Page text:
First, I would like to say that I am so sorry you fell. And, I am so sorry that you broke bones. As I read your column in the February 25th edition of the Ponte Vedra Recorder (Volume 46, No. 8), your first one after a several week hiatus during your recovery, I felt compelled to reach out to you with a message. I am a physical therapist, board certified in the rehabilitation care of older adults. I spend quite a bit of my time with older adults who have problems with walking and balance. I want to pass along some very important information to you and to anyone else who has experienced a fall.
Falls are not an inevitable part of the aging process. Let me reiterate that. It is not a normal consequence of aging to fall. Falls are not a normal occurrence (unless you are an infant learning to walk.) It is true however, that one’s risk of falling increases with increasing age. It is true that an older adult over the age of 65 has a 33% chance of falling just because he or she is at least 65. It is true that an older adult over the age of 85 has a 50% chance of falling just because he or she is at least 85. It is true that the chance of falling a second or third time after a first fall is greater. But, it is also true that most falls are preventable.
There is a myriad of factors responsible for falls that older adults experience. Some are truly accidental, but many have causes that can be identified. Most falls are caused by multiple factors which makes it quite a challenge to really pinpoint why a fall may have occurred. Think back to your falls. You may have racked your brain over and over trying to remember what actually happened. Did I catch my toe? Was there a rug? Was there a glare on the floor? Was there an imperfection in the floor surface? In truth, while some falls are caused by environmental things (rugs, lighting, a child’s toy, a pet), many are caused by internal factors inherent to us (decreasing leg strength, decreasing sensation in the feet, changes in vision, changes in hearing, and changes in the vestibular system or inner ear to name a few). The trick is to identify these factors that may increase the risk of a fall before the fall and its consequences.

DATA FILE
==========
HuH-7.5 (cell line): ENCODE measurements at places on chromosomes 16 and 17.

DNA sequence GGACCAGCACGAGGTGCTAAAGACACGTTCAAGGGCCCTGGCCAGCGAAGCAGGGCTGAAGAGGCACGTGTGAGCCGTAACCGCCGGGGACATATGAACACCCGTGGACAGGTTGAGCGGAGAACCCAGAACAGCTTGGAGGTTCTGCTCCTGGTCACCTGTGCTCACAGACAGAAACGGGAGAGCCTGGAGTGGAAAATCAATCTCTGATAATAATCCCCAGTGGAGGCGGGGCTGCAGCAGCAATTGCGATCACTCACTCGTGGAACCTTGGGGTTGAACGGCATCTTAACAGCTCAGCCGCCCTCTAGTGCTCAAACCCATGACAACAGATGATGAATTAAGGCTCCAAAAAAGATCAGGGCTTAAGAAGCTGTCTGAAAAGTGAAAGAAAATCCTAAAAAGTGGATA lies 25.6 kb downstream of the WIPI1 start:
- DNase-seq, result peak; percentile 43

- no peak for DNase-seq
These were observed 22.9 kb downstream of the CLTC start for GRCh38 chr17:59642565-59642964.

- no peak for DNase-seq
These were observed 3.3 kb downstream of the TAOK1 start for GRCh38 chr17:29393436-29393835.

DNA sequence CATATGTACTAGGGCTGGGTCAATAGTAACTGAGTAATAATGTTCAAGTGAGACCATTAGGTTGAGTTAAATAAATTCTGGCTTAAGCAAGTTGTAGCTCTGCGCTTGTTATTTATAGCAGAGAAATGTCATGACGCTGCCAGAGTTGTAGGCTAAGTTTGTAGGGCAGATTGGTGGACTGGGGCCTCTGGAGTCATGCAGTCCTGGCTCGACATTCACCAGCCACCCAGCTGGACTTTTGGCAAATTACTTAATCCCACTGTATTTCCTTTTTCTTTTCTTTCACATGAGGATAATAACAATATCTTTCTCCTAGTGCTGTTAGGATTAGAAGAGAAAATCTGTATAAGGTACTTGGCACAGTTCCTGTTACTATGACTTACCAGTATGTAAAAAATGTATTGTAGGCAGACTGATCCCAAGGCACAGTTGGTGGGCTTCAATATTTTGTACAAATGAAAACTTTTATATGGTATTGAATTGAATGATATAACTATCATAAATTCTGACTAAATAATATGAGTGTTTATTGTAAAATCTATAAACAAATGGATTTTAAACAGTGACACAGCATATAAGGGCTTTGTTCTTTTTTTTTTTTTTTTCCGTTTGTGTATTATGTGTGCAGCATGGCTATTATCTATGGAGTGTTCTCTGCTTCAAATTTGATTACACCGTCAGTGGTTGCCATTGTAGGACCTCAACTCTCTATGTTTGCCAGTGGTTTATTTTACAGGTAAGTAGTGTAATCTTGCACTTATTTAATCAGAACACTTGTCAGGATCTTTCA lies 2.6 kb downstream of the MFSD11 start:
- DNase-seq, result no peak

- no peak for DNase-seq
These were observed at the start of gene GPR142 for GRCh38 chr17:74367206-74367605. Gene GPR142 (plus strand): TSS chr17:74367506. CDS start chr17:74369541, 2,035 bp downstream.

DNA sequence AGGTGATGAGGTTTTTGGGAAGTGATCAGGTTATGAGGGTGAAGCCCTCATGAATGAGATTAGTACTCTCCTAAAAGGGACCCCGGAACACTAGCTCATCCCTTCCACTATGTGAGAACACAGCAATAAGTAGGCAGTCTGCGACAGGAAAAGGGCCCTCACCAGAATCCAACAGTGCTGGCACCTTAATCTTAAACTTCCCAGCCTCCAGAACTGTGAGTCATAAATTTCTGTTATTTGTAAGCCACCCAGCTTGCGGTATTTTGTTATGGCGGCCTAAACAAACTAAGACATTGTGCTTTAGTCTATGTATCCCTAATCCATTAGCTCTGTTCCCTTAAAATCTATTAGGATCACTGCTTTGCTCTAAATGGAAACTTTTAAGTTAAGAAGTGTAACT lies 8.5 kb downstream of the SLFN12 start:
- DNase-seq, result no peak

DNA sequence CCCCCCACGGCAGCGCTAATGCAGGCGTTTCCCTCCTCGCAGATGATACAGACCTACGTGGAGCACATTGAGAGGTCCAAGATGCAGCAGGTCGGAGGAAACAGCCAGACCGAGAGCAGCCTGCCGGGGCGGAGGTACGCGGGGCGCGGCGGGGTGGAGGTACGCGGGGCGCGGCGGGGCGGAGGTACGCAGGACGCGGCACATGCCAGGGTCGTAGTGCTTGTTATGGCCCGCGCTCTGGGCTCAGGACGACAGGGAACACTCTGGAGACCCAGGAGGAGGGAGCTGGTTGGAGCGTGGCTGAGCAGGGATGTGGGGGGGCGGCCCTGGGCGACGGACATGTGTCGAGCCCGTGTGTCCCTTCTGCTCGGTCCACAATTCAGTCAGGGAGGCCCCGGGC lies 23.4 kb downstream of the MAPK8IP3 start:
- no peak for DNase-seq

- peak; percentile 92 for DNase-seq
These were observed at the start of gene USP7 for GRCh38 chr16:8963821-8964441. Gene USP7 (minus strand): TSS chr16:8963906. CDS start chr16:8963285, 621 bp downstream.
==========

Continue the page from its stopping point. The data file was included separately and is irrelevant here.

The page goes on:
Physical therapists have an educational background that makes us experts in human movement. Therefore, we have the knowledge and the tools to perform a comprehensive fall risk assessment and to provide education and intervention based on the results. Visit your physical therapist today for this important assessment so that you can be aware of any fall risk factors specific to you and so that you can implement a plan to prevent falls. It is never too late to do this.
Even if you have already fallen once or even twice, you can prevent future ones by arming yourself with the right information to get the preventative care that you need. For some, this may be a formal plan with a physical therapist over the course of 8-12 weeks. For others, this may mean implementing a specific exercise program to improve strength and balance.
This could also mean tweaking a current exercise program to target specific areas based on the fall risk factors identified that are specific to you and your needs.
If you don’t have a physical therapist, ask your doctor to refer you to one. There is also a feature on the Florida Physical Therapy Association website (www.fpta.org) where you can find a physical therapist in your area. Click on the “Public Info” tab at the bottom of the home page. This will take you to an area where you can click on the “Find a Therapist” link which will search a national database for physical therapists in your area. Medicare covers a preventative visit with your doctor to obtain a referral to a physical therapist. Medicare also covers the plan of care with the physical therapist for fall assessment and intervention.
One last thing, not all falls result in broken bones. So a fall that results in a fracture could be a sign of poor bone health. If you have not followed up with your doctor about your bone health, there is no time like the present!
Board Certified Geriatric Clinical Specialist
Ponte Vedra, Jacksonville